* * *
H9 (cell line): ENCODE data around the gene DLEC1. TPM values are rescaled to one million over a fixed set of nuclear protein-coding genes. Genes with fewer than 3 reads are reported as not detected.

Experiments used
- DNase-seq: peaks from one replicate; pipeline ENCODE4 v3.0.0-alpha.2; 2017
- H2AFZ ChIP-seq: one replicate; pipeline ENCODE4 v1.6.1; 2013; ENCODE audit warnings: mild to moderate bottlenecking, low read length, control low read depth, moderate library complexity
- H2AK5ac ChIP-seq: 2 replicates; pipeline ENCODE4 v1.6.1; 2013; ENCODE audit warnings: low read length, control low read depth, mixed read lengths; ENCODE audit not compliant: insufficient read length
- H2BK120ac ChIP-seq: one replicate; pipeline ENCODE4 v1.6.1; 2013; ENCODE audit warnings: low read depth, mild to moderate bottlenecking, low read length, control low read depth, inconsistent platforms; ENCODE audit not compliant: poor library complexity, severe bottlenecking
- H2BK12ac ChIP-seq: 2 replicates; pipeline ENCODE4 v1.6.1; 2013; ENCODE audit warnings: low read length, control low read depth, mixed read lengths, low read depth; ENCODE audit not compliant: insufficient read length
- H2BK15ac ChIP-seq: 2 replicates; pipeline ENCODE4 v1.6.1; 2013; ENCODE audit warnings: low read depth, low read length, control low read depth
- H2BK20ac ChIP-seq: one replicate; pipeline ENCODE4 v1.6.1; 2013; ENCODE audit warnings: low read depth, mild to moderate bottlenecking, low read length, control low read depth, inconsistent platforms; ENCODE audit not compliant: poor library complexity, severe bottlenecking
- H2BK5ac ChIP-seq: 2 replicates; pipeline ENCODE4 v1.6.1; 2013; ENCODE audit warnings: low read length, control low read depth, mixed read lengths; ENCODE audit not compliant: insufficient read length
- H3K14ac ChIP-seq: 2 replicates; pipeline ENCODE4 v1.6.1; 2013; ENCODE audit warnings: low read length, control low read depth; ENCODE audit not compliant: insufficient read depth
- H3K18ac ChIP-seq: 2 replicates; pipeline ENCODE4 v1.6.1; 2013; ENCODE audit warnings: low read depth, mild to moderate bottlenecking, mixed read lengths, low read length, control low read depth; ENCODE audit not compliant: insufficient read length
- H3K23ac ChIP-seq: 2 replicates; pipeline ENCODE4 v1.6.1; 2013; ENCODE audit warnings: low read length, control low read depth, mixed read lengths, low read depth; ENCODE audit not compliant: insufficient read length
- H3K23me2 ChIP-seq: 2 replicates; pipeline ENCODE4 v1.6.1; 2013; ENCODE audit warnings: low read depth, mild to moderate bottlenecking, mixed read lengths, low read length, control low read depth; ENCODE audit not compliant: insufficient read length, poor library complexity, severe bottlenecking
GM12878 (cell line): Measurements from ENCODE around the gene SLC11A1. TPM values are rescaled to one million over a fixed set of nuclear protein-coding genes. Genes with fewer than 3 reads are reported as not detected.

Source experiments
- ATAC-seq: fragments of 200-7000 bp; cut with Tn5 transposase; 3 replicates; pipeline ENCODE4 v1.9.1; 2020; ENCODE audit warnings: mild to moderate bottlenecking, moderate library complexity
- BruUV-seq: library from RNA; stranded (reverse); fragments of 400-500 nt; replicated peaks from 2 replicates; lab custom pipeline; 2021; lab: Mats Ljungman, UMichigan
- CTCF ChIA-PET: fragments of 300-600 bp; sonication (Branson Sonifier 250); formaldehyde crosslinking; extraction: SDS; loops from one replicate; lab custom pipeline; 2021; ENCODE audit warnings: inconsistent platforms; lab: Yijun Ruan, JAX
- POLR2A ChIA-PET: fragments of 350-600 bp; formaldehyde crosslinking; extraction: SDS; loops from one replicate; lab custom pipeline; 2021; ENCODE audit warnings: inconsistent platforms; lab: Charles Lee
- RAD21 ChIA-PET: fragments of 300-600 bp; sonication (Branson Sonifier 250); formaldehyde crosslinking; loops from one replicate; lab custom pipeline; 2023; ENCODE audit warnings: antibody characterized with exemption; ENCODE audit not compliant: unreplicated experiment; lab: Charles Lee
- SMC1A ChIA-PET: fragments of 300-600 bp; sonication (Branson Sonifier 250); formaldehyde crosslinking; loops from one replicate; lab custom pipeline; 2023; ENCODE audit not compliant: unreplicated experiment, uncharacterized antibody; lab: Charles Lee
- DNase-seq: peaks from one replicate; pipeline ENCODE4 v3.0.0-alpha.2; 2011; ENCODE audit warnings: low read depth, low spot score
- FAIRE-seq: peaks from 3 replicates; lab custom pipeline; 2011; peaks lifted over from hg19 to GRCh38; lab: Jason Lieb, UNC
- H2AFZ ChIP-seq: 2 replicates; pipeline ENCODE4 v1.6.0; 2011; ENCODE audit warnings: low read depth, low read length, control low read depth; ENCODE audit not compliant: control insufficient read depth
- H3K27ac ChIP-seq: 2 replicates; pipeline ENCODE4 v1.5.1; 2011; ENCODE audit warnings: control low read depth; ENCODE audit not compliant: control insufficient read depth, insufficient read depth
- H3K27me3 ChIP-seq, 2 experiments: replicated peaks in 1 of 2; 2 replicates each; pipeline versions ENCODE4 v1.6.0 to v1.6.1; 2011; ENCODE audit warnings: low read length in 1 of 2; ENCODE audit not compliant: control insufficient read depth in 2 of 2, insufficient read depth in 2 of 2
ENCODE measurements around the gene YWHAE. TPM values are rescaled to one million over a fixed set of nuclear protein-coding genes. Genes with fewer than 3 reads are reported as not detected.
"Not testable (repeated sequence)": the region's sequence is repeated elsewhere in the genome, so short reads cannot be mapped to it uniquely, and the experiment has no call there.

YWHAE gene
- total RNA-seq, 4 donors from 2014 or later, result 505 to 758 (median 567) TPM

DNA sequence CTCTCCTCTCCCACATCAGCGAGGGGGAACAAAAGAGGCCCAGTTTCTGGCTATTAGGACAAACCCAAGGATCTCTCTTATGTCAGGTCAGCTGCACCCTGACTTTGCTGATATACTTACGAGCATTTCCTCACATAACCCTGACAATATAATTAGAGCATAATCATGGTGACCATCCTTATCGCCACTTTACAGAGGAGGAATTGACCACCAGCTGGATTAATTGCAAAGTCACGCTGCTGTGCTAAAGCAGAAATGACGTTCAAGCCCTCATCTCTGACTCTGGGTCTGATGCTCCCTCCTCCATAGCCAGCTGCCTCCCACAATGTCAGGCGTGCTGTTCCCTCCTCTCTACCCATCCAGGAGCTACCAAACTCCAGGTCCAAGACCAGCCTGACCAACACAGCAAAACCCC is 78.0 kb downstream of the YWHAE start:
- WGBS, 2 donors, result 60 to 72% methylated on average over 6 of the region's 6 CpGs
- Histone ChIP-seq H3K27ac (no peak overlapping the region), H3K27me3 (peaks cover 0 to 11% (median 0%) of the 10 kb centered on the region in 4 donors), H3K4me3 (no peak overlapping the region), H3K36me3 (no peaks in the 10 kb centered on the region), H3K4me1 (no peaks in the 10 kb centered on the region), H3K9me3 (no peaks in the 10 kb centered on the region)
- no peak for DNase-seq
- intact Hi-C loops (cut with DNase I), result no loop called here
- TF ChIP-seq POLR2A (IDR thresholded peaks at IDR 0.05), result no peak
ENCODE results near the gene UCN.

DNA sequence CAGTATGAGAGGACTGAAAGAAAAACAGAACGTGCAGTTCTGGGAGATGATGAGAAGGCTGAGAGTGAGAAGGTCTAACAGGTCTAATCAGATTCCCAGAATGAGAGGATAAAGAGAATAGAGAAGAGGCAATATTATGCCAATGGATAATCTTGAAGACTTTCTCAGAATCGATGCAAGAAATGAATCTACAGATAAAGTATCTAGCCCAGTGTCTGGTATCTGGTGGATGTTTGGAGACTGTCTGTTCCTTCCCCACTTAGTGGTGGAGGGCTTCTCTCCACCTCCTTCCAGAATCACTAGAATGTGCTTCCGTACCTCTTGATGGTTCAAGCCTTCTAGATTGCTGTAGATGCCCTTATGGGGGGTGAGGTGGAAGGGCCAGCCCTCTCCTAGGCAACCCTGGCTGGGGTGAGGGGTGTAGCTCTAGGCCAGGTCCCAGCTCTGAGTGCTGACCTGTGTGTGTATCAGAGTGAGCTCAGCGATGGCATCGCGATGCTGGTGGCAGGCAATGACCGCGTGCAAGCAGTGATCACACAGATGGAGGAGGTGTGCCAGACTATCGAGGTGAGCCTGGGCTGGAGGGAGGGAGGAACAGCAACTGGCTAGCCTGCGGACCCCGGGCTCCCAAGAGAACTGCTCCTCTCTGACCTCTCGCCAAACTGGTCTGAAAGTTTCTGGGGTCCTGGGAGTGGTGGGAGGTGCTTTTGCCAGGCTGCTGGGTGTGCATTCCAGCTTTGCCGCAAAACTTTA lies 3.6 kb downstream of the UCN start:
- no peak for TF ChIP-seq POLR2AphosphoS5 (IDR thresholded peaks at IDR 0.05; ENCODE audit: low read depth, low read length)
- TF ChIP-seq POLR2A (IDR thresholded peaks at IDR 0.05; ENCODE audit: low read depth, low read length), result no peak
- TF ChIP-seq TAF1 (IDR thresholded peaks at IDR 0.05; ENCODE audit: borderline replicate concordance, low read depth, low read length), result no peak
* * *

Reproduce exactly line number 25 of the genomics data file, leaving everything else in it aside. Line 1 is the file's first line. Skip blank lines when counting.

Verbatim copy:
- H2AFZ ChIP-seq: 2 replicates; pipeline ENCODE4 v1.6.0; 2011; ENCODE audit warnings: low read depth, low read length, control low read depth; ENCODE audit not compliant: control insufficient read depth